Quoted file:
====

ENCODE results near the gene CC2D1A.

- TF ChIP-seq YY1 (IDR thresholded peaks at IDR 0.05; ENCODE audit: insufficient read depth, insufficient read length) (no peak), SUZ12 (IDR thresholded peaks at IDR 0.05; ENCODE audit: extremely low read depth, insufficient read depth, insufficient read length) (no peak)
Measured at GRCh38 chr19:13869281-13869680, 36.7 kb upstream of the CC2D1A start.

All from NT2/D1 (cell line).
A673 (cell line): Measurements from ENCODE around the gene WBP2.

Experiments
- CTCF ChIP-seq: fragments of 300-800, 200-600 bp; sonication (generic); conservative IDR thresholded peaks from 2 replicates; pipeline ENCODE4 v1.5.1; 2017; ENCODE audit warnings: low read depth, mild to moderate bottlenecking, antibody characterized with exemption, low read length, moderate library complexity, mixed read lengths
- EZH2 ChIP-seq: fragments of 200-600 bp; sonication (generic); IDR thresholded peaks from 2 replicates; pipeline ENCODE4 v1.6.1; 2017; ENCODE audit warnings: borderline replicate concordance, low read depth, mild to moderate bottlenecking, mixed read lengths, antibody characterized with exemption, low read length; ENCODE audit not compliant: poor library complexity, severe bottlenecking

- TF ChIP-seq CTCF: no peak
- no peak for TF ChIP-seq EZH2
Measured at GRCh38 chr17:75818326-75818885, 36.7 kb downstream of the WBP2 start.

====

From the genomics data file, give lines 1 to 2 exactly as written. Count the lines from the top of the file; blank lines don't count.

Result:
ENCODE results near the gene CC2D1A.

- TF ChIP-seq YY1 (IDR thresholded peaks at IDR 0.05; ENCODE audit: insufficient read depth, insufficient read length) (no peak), SUZ12 (IDR thresholded peaks at IDR 0.05; ENCODE audit: extremely low read depth, insufficient read depth, insufficient read length) (no peak)